The Pixar Technique

Pixar has an Oscar winning way of drawing in audiences of all ages and making them feel the full spectrum of intense human emotions during their 90 minute films. The movies make us feel hope, and excitement, and love but those emotions are heightened by moments of intense tragedy.

In UP we learn that Ellie and Carl have a beautiful love story. Although they cannot have children they plan a wonderful adventure together but life keeps getting in the way, and the day that Carl buys a ticket for their trip Ellie ends up in the hospital and passes away. Throughout the rest of the movie we find hope and adventure in Carl’s relationship with Russell the boy scout. As they progress in their journey around the world we are frequently reminded of Ellie and the pain Carl feels in losing her. In Inside Out we learn about the inner workings of a little girl’s mind and all the fun, beautiful memories her personality characters take care of for her. But then she hits puberty and starts to feel more complex emotions and Joy’s journey to bring Riley back to stability is fraught with ups and downs in a literal emotional roller coaster at times. 

For these and so many other Pixar movies the feelings we the audience experience of joy and happiness and relief and adventure are more intense because of the juxtaposition of fear and anger and sadness the movie makes us go through to get to the happy ending.

Can we learn something from this “Pixar Technique” in enterprise sales?

In an enterprise sales cycle I think we do a good job of capturing the “pain” in the early stages of the evaluation. We need to understand the struggles our customer experiences to build a solution with our products and to justify the expense of a new application. Capturing the “pain” stories are a necessary part of the sales cycle and help us to empathize with the customer, build a customized solution to solve those problems, and architect a case study for a return on investment with the new vendor product.

But do we remind the customer of their current painful processes enough as we showcase the new solution? Would their emotions of joy, excitement, and relief be more heightened in the demo process if we also took a moment to periodically remind them that Nemo’s mom died to save him or that Buzz Lightyear is just a toy and not a real space ranger?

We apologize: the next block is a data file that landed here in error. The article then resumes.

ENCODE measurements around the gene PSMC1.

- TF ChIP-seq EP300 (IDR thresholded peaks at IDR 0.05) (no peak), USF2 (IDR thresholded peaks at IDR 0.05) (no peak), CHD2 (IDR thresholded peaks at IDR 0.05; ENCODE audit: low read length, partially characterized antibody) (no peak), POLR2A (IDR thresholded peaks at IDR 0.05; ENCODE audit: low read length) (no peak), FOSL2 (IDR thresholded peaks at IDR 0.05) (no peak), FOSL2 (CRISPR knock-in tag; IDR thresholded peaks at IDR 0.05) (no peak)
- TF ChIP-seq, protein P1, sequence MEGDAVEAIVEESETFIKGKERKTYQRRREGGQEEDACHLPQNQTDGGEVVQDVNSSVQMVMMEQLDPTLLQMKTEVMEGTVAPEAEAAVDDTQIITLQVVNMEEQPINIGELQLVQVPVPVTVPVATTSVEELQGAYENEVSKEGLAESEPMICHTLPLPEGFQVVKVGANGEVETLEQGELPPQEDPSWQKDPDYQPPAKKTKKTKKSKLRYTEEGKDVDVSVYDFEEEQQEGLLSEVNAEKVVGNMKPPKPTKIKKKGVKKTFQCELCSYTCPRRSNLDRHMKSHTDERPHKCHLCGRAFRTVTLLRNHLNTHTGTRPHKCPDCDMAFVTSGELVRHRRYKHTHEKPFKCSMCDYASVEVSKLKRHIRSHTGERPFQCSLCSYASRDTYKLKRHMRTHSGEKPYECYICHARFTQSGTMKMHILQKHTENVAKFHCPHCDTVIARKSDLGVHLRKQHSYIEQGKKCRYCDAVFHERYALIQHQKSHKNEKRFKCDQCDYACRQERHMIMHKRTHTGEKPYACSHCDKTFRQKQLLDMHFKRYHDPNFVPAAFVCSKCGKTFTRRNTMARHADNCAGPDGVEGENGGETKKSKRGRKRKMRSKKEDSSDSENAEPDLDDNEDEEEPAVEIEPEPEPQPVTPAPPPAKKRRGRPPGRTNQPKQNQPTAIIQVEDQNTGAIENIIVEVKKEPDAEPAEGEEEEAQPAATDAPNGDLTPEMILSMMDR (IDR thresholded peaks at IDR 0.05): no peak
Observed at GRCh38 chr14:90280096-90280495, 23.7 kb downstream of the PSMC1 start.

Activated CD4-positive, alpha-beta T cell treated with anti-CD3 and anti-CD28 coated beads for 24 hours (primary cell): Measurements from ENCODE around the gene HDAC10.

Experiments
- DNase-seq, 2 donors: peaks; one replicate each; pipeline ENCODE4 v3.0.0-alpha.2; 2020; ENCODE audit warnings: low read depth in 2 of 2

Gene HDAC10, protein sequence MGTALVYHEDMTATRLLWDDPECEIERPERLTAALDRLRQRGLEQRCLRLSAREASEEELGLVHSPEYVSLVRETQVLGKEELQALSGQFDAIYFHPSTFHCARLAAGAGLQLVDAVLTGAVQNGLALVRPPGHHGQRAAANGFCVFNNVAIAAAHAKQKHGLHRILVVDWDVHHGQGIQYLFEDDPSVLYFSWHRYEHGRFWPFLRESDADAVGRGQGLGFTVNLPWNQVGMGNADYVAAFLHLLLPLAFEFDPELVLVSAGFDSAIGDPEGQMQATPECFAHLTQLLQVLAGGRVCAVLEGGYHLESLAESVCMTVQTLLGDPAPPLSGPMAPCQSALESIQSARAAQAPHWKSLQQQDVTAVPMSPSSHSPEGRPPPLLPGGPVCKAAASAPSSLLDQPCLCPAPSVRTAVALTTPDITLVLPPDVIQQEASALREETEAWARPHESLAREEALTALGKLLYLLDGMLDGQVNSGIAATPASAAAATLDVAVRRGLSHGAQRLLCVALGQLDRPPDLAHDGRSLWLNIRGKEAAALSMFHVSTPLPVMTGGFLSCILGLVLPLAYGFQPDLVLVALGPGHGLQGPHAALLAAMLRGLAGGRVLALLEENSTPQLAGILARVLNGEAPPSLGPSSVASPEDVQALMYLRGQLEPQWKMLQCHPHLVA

Analogies aside, in my business at NetSuite for example, I think it’s important that when we show a revenue recognition waterfall report with the click of a button, we take a moment to appreciate that this will eliminate a manual spreadsheet with thousands of entries riddled with the opportunity for errors and at risk for someone to delete or override. The excitement and wonder of demoing this report can be intensified by bringing everyone back for a moment to the painful process that must happen today to get an inferior result after many stressful hours.

I’m not suggesting we do this exercise in a mean spirited way at all. Pixar isn’t maliciously teasing us in Monsters Inc when they show Boo run to her closet hoping to see Sully after a heartfelt good bye and the audience realizes they’ll never get to see each other because Sully must destroy the door now to protect her. Pixar takes us through that emotional despair so that when Sully figures out that laughter is more powerful than crying and they can play together again, the audience is rejoiced. The joy we feel at the end of the movie is more intense because we felt so much sadness just 20 minutes earlier.

I don’t know if there is a psychological theory for my termed “Pixar Technique” and it’s in no way endorsed or acknowledged by Pixar. Maybe I just wanted to write a post about the injustice I felt at the cricket exploitation of the ant class in A Bug’s Life and my feelings of sovereignty at their uprising. Or maybe I think this will help us sell more software.

Kelli Lampkin

Kelli Lampkin is a writer, traveler, comedienne, and entrepreneur.

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